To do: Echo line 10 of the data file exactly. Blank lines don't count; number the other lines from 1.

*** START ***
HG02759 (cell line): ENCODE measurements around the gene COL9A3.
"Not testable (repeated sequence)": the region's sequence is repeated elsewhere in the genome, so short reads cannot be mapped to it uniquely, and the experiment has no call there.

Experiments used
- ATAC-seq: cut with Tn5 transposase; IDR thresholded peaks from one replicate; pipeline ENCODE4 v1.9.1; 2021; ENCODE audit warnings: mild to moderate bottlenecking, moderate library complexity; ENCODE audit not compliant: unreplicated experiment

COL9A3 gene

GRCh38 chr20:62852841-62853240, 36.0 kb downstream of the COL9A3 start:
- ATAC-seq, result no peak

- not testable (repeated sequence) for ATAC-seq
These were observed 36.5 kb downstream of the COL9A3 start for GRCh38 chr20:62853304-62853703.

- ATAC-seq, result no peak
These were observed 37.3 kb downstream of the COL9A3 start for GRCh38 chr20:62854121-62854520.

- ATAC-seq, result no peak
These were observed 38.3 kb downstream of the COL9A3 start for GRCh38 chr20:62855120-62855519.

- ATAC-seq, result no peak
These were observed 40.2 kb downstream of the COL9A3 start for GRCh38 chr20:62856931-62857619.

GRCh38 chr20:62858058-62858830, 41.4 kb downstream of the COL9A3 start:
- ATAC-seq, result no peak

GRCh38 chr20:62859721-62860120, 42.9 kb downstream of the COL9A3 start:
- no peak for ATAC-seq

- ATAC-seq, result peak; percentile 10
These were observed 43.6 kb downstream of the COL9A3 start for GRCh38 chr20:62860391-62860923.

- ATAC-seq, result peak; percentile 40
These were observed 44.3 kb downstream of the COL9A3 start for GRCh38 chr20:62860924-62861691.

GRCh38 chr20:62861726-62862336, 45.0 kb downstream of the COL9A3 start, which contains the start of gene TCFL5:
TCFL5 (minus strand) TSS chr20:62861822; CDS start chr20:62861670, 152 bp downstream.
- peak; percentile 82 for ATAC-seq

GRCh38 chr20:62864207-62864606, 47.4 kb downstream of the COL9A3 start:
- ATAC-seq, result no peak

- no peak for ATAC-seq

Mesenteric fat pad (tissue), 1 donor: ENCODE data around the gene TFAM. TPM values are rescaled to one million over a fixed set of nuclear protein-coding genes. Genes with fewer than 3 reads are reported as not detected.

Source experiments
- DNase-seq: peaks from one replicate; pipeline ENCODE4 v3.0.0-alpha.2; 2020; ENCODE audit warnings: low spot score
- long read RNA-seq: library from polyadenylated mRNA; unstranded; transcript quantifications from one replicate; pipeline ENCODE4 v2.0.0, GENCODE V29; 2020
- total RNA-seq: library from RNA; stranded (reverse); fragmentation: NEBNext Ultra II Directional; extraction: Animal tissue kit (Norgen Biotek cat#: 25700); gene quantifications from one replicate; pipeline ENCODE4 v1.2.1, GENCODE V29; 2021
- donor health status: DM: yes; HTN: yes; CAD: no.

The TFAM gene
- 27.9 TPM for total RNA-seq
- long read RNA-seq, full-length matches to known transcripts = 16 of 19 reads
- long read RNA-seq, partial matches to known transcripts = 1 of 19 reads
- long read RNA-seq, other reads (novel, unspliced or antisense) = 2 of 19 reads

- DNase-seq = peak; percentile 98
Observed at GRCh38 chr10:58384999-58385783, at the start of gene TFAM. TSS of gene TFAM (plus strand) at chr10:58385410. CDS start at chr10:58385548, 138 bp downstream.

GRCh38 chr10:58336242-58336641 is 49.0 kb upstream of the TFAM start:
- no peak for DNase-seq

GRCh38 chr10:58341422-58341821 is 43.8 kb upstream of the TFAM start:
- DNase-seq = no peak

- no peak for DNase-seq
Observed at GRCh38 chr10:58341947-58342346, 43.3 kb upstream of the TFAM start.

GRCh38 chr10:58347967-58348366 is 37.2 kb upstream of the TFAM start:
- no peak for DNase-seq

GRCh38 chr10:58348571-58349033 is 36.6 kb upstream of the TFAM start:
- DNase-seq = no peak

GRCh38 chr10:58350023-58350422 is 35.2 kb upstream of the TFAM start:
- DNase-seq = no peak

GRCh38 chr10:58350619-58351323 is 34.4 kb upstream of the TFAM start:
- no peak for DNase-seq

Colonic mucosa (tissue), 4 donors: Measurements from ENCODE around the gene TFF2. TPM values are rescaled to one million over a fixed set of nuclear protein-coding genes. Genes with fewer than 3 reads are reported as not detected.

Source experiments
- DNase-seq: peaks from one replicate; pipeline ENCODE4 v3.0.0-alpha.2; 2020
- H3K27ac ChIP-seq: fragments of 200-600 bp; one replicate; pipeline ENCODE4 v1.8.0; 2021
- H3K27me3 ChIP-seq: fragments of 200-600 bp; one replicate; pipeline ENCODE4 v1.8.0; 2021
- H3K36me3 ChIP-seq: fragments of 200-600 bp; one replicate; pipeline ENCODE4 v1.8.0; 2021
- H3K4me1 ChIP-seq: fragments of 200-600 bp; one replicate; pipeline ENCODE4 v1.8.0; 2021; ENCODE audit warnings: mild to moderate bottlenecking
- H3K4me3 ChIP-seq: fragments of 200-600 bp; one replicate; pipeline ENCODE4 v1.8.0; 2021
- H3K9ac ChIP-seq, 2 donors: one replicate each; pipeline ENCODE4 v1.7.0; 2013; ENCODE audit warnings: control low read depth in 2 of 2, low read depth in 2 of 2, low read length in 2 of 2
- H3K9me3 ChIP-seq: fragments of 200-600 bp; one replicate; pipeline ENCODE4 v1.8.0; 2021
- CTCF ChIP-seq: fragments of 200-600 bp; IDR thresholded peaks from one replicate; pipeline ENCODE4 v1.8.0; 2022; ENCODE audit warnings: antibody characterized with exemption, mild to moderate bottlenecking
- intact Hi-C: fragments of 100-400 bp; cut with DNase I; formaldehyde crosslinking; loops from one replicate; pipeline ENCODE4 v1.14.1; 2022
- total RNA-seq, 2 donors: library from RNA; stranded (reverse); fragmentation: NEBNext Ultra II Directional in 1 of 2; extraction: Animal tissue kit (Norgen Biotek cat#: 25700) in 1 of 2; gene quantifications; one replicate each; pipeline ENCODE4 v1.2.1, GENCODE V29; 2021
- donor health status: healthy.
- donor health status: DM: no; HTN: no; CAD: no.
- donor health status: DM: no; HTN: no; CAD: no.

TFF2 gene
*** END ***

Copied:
- ATAC-seq, result no peak